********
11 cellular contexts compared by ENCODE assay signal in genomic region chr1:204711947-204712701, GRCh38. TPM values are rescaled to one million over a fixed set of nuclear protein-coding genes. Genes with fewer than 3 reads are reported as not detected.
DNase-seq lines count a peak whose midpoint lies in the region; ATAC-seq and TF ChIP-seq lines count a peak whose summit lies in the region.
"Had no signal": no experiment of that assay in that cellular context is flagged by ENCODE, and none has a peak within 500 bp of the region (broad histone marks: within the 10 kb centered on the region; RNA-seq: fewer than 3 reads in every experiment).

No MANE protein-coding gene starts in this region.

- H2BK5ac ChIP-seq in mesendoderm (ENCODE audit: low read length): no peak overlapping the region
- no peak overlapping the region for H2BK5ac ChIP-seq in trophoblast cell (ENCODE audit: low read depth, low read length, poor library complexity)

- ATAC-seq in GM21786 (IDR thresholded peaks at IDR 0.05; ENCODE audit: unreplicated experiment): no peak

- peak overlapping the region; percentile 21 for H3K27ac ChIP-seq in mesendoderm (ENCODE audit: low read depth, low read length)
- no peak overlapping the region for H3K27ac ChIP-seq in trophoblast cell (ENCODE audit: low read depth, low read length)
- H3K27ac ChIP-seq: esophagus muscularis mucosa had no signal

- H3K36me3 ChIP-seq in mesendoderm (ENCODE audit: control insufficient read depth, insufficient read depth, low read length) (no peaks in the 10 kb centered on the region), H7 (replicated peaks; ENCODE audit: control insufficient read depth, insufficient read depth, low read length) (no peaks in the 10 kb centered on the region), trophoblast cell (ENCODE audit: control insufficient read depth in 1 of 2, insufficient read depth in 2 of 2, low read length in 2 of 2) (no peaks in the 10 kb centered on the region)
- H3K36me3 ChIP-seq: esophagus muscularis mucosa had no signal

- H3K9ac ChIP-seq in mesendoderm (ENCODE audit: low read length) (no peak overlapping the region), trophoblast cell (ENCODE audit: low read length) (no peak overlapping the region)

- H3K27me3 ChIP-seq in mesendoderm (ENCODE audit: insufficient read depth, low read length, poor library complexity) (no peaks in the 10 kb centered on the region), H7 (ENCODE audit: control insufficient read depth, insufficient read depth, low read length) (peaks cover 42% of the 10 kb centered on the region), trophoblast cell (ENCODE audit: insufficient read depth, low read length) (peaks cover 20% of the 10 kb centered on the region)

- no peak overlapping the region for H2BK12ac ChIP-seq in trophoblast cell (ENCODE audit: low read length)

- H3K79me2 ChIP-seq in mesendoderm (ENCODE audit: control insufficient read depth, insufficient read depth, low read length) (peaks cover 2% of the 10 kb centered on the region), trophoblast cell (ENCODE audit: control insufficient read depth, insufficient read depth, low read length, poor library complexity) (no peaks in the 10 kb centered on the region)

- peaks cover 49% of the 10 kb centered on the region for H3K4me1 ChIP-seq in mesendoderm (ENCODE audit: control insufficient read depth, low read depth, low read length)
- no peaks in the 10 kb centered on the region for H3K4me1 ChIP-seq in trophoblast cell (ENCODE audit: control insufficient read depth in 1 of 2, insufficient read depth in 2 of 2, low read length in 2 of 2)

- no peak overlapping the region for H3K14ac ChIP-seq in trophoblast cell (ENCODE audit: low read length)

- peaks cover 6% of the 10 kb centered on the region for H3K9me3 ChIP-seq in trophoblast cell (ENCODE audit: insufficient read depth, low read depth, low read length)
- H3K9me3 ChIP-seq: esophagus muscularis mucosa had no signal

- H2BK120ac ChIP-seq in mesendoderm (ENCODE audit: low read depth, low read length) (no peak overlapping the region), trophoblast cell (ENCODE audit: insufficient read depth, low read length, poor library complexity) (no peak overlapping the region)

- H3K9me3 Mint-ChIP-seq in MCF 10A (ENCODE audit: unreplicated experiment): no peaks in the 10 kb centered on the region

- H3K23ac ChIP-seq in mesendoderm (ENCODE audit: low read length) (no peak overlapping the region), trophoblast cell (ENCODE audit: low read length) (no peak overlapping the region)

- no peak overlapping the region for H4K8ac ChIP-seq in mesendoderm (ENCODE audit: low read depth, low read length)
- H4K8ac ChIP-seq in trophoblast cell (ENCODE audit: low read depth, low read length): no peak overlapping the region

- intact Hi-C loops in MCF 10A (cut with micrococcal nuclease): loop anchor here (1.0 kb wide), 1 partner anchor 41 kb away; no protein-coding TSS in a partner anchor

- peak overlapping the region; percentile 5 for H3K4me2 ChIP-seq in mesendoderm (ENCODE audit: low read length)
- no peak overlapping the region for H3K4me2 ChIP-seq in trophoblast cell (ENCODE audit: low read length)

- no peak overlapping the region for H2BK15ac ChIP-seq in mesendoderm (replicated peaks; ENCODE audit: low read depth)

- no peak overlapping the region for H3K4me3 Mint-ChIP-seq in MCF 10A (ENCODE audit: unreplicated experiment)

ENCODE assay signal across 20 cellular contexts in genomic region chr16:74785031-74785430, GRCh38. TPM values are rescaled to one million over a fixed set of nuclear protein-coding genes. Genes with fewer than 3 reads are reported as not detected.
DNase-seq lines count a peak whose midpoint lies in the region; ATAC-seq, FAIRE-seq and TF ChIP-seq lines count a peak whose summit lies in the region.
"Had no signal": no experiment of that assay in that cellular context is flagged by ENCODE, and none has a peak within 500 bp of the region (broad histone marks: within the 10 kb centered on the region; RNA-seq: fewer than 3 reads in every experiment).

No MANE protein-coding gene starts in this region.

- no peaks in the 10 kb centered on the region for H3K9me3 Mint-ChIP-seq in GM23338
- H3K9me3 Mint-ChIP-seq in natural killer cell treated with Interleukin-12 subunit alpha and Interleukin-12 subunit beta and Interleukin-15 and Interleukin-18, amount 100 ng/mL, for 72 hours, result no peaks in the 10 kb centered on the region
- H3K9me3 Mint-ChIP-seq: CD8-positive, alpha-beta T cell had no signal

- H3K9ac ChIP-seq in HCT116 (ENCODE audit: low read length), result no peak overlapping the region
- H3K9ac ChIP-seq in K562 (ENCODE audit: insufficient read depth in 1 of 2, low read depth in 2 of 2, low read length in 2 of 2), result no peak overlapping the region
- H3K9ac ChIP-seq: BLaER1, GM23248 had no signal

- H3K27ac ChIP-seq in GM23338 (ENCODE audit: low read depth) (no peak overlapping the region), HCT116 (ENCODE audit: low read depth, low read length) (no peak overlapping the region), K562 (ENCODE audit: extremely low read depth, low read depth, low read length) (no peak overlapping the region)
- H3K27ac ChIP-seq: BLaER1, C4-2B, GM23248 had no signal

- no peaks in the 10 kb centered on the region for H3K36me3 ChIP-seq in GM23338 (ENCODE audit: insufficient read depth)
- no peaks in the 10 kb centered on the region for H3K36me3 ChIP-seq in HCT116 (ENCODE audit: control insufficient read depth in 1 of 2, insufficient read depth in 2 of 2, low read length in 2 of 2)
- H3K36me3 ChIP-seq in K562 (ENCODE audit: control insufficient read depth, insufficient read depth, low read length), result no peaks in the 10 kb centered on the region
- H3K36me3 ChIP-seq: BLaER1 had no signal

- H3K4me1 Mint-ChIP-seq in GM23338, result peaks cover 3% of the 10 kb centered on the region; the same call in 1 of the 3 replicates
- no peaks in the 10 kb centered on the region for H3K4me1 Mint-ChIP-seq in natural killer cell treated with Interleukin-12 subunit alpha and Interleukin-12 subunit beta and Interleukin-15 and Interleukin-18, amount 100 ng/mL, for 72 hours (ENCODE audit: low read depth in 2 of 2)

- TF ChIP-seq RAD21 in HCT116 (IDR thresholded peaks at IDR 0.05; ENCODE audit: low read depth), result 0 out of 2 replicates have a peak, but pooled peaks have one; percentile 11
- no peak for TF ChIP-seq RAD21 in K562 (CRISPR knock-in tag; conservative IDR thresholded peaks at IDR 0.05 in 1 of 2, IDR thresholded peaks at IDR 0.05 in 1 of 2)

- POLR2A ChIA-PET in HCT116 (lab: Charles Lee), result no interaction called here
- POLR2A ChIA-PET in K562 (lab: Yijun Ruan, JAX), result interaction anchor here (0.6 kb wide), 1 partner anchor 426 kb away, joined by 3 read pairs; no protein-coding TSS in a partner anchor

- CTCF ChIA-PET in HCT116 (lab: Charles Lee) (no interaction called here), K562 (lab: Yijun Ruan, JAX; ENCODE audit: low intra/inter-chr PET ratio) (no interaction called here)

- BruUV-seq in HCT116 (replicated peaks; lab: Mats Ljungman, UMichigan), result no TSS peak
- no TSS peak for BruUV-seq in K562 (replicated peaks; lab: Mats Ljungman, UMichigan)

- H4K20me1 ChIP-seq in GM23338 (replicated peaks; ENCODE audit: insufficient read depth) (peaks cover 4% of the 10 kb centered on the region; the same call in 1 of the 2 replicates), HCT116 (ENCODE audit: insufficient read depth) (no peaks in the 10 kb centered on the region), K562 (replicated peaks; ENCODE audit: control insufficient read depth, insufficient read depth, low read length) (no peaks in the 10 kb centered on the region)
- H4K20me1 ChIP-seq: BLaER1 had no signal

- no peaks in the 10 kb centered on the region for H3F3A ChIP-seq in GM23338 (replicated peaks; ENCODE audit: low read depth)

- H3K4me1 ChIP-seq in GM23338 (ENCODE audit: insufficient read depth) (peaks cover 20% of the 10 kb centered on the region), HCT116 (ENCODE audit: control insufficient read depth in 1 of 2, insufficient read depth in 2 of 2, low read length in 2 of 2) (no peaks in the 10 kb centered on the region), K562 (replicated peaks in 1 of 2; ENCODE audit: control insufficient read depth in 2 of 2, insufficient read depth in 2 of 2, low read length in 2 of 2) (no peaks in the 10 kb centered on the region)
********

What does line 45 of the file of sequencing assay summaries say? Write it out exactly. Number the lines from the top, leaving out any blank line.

- no peaks in the 10 kb centered on the region for H3K36me3 ChIP-seq in HCT116 (ENCODE audit: control insufficient read depth in 1 of 2, insufficient read depth in 2 of 2, low read length in 2 of 2)